Video: Commuter van crashes

updated 12/8/2004 7:34:18 PM ET 2004-12-09T00:34:18

A commuter van from NASA’s Jet Propulsion Laboratory tumbled 200 feet (60 meters) off a twisting mountain road Wednesday, killing three people and injuring seven, two critically, authorities said.

The van was carrying 10 people to the laboratory when it plunged off the Angeles Crest Highway in the Angeles National Forest about 6:30 a.m. PT and rolled down a mountainside about 15 miles (24 kilometers) north of downtown Los Angeles, Los Angeles County Fire Department inspector Ron Haralson said.

Notified by a driver who saw the crash, two California Highway Patrol officers at a nearby movie shoot scrambled down to the vehicle and called for rescue workers who ripped the van apart to get to the injured passengers.

One person was hurled from the van and died at the scene. Two others died inside the van, where other victims were left hanging from windows or trapped under a collapsed roof for as long as an hour, authorities said.

“It’s one of the most gruesome scenes I’ve ever seen,” said Mike Leum, chief of the Los Angeles County Sheriff’s Department search and rescue team. “There was a complete collapse of the roof onto the passenger area.”

'Very, very sad day'
The van was carrying six employees of the lab in Pasadena, two contractors and two NASA employees, said Blaine Baggett, a spokesman at JPL, which is the control center for several NASA projects, including the Mars rovers.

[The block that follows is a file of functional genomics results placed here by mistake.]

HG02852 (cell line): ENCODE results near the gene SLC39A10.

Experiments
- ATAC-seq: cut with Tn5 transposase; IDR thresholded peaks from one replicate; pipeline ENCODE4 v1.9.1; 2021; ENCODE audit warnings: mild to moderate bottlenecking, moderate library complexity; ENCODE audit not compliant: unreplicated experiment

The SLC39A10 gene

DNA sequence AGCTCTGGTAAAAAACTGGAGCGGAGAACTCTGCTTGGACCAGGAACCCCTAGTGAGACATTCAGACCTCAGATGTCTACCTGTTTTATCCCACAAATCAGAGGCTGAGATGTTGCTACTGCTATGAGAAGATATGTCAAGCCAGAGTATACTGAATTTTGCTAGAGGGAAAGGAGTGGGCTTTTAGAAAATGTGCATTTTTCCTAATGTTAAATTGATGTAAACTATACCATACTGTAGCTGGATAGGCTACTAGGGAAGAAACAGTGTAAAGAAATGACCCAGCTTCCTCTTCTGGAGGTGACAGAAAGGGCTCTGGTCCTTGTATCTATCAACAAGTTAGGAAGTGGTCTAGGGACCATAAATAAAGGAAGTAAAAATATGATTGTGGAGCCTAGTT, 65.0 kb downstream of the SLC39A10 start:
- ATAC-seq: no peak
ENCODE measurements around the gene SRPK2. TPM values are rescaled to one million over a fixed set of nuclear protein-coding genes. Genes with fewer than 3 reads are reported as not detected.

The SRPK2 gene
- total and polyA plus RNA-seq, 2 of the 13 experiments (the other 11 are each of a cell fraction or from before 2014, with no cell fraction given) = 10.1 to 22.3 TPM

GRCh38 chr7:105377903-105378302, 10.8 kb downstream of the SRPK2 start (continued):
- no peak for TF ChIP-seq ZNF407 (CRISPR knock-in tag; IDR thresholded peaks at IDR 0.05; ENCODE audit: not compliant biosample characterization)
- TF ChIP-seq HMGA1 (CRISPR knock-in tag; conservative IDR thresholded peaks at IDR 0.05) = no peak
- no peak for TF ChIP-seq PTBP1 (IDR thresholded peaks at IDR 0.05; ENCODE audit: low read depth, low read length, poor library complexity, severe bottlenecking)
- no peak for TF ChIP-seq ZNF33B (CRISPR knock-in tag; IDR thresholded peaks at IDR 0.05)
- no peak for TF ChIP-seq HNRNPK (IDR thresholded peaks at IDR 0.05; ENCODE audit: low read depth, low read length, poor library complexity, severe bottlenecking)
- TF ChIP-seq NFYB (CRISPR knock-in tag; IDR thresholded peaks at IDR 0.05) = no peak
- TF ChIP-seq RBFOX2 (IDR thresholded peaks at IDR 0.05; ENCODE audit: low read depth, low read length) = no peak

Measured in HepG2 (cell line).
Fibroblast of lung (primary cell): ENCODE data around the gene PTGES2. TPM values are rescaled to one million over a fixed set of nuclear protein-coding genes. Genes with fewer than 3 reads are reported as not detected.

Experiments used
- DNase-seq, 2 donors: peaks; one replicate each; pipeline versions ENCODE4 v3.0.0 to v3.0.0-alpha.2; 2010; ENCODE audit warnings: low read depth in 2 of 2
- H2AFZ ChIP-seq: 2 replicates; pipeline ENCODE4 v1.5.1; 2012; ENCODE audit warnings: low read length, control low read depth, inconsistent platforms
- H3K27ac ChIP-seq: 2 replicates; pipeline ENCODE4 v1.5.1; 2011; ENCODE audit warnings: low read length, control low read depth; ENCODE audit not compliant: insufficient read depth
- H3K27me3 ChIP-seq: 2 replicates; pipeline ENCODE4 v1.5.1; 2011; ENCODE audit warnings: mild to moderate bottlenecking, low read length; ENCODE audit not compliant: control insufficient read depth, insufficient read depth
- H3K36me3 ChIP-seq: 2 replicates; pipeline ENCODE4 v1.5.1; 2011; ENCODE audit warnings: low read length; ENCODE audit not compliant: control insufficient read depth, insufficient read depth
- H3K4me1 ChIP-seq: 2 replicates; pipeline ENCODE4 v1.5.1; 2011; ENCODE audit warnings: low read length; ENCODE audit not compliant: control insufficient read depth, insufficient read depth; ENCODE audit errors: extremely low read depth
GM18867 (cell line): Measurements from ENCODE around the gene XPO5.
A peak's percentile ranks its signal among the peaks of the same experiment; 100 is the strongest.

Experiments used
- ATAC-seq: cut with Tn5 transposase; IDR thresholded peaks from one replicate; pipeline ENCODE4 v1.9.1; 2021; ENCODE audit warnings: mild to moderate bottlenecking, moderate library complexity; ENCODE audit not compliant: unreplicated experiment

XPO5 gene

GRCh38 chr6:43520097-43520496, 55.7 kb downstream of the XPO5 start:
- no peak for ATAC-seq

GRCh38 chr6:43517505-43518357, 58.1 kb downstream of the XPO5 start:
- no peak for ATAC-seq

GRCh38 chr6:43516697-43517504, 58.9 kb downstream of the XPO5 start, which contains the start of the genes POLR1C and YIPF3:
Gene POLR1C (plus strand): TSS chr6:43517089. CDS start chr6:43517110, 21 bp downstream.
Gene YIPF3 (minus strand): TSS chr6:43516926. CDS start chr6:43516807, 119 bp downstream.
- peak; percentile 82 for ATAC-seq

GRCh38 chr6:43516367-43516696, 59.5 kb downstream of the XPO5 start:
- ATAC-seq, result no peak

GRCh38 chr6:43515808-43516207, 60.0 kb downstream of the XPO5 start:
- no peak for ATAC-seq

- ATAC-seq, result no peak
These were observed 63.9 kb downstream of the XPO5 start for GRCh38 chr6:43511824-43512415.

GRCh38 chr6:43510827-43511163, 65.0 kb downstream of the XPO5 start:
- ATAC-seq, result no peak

Killed were Jane Frances Galloway, 49, of Lancaster; Kerri Lynn Agey, 48, of Ontario, and Dorothy Marie Forks, 53, whose hometown was not released.

“It’s a very, very sad day for all of us at JPL,” Baggett said, adding that employees will be offered grief counseling.

Seven people were hurt; two were in critical condition at Huntington Memorial Hospital in Pasadena.

Cause unclear
The cause of the accident was not immediately known. Clouds and fog shrouded the site, at an altitude of about 1,500 feet (450 meters). Snow dotted flanks of the mountain, but the road itself was clear.

Hundreds of cars a day travel the highway, a twisting, two-lane blacktop with steep drops. Commuters living in the Antelope Valley area northeast of Los Angeles use it as a shortcut to reach a freeway in Pasadena.

About 450 of the 5,500 people who work at JPL participate in its vanpool program, which involves about 30 vans, Baggett said.

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